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Refactoring to: Parameter Objects

I’m currently reading Refactoring to Patterns (affiliate link). Yesterday, when I wrote about theCreation Methodfor an object that has a lot of parameters, it made me think of @modocache ‘s amazing talk on Swift Patterns in iOS API Design , specifically the part of about Parameter Objects . This has come up for me a few times since I initially saw the talk, so I wanted to document it here.

The Problem

Let’s say you’re writing a BananaUIKit library that includes a simple BananaAlertView:

Refactoring to: Parameter Objects

The initial code might look something like this:

public class BananaAlertView {          publicstatic func show(         withTitletitle: String,         message: String,         dismissButtonText: String)     {         // implementation here     } } 

This is great until a user of this framework comes along and asks for the ability to make the BananaAlertView brown instead of yellow…

To make sure this change is not breaking to other consumers of this framework, we can use Swift’s default parameters:

public class BananaAlertView {          publicstatic func show(         withTitletitle: String,         message: String,         dismissButtonText: String,         // new non-breaking change         tintColor: UIColor = .yellowColor())     {         // implementation here     } } 

This works fine as long as we’re adding parameters to functions, but this doesn’t work if we want to add parameters to something else, such as a closure for when a button on the BananaAlertView is clicked:

public class BananaAlertView {          // actions for when a button is clicked     publictypealias ButtonCallback = (buttonIndex: Int) -> Void          publicstatic func show(         withTitletitle: String,         message: String,         dismissButtonText: String,         // callback parameter         dismissButtonCallback: ButtonCallback)     {         // implementation here     } }   // Usage   BananaAlertView.show(     withTitle: "This is Bananas",     message: "Someone has been monkeying around :see_no_evil:",     dismissButtonText: "Banana",     dismissButtonCallback: { buttonIndexin         // implementation here     }) 

But what if we need to change the parameters in the closure? What if the client also need the button’s text?

The solution is to just add the button’s text as an argument to the ButtonCallback:

publictypealias ButtonCallback = (buttonIndex: Int, buttonTitle: String) -> Void 

But this breaks everything… When calling the show method, the ButtonCallback now has to take in two arguments instead of one…

// Usage   BananaAlertView.show(     withTitle: "This is Bananas",     message: "Someone has been monkeying around :see_no_evil:",     dismissButtonText: "Banana",      // this now breaks     // the closure needs to take a buttonIndex and a buttonText now     dismissButtonCallback: { buttonIndexin         // implementation here     }) 

So what do we do? Parameter objects to the rescue!

The Solution

The solution is to create a parameter object for the closure:

public class BananaAlertView {          // parameter object     public struct ButtonCallbackParameters {         let buttonIndex: Int         let buttonTitle: String     }          // this now only takes a single parameter     publictypealias ButtonCallback = (parameters: ButtonCallbackParameters) -> Void          publicstatic func show(         withTitletitle: String,         message: String,         dismissButtonText: String,         dismissButtonCallback: ButtonCallback)     {         // implementation here     } }   BananaAlertView.show(     withTitle: "This is Bananas",     message: "Someone has been monkeying around :see_no_evil:",     dismissButtonText: "Banana",     // the parameters object has all the parameters     // that the client will ever need!     dismissButtonCallback: { parametersin         if parameters.buttonTitle == "Banana" {             // handle it here         }     })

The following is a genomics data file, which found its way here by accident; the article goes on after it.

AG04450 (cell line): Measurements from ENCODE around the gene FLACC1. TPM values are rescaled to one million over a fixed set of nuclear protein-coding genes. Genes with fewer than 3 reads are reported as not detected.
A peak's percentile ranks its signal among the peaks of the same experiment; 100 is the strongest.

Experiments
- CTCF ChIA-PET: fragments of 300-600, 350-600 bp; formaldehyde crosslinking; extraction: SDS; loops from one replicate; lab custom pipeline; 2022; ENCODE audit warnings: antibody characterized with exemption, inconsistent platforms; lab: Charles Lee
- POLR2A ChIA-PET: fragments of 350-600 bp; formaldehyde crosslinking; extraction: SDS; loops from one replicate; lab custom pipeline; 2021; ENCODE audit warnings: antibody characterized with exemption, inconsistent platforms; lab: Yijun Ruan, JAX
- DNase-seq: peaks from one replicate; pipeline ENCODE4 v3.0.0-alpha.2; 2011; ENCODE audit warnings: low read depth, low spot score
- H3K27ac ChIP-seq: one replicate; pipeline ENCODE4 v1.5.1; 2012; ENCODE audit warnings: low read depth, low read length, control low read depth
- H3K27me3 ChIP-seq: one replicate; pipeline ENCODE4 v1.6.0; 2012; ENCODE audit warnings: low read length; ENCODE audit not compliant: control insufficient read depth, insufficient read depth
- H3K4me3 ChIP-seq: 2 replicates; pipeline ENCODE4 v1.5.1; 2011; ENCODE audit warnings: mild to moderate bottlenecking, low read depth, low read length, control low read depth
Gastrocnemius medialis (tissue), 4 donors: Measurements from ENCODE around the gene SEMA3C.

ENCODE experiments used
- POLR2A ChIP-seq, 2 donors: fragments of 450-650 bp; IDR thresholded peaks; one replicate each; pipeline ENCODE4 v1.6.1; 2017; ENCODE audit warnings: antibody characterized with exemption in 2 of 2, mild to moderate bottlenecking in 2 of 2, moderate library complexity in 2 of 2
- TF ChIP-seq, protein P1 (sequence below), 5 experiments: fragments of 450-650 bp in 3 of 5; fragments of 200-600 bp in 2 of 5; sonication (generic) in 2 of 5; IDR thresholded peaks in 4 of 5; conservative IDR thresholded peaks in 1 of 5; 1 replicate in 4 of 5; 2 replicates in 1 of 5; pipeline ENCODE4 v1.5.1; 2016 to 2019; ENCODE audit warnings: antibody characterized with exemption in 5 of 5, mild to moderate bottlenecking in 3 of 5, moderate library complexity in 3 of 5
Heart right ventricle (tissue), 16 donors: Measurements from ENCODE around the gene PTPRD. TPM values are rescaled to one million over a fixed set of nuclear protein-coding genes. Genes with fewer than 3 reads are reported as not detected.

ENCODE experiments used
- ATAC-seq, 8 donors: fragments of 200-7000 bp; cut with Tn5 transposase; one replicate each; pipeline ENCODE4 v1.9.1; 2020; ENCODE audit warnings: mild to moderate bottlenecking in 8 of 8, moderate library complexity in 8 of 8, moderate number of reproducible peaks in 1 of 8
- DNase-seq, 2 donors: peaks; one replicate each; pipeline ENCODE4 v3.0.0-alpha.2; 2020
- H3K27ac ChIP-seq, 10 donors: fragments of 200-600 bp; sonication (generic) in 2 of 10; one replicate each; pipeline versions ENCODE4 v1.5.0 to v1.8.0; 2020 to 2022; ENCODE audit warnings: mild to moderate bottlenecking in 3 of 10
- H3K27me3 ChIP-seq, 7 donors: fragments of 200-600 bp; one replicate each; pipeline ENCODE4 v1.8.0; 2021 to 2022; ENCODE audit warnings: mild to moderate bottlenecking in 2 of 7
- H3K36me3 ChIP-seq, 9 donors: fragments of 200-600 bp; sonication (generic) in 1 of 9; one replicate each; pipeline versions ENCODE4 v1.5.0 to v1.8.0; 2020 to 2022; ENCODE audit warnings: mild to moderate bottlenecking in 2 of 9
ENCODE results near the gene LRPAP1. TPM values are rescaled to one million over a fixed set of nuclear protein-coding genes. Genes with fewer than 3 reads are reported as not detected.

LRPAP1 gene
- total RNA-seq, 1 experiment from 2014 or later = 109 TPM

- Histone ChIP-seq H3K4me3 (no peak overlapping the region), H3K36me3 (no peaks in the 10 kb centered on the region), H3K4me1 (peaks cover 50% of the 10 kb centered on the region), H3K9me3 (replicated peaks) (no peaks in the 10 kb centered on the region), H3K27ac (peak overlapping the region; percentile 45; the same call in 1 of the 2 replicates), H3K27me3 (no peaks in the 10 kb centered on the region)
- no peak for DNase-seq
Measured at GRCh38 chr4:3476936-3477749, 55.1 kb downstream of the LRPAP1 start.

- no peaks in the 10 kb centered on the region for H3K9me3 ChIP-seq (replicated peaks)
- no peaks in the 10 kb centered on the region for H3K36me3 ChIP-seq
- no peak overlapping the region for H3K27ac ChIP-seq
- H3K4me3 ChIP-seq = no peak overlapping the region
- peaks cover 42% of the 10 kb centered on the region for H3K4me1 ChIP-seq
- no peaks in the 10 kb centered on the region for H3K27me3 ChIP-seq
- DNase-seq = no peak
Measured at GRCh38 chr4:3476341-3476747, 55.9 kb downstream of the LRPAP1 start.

If we ever need to add an additional parameter, it’s completely fine. The buttonCallback never changes!

    public struct ButtonCallbackParameters {         let buttonIndex: Int         let buttonTitle: String         // new parameter         let buttonCount: Int     } 

And of course you can easily remove (or deprecate) parameters:

    public struct ButtonCallbackParameters {         let buttonIndex: Int         // deprecate buttonTitle in next version         @available(*, deprecated=2.0)         let buttonTitle: String         let buttonCount: Int     } 

Other Uses

And of course this could be used in a more general way to refactor a method as it gets more and more parameters:

public class BananaAlertView {          // view options are all things that     // are not essential to displaying an alert view     // default values can be provided here     public struct AlertViewOptions {         publiclet dismissButtonText = "Bananana"         publiclet tintColor = UIColor.yellowColor()         publiclet animationDuration: NSTimeInterval = 1     }          publicstatic func show(         withTitletitle: String,         message: String,         options: AlertViewOptions)     {         // implementation here     } } 

Trade-Offs

And just like with any pattern, it’s good to know it, but it comes with tradeoffs. It is our job as programmers to find the right balance :no_good:.

For parameter objects, the positive is that you can Future-proof your API, but they are a lot of overhead. You don’t want to have to create a new struct for every single method and closure in your app!

So use this wisely!

Finally, I highly recommend watching @modocache’s full talk here !

Join me for a Swift Community Celebration :tada: in New York City on September 1st and 2nd. Use code NATASHATHEROBOT to get $100 off!

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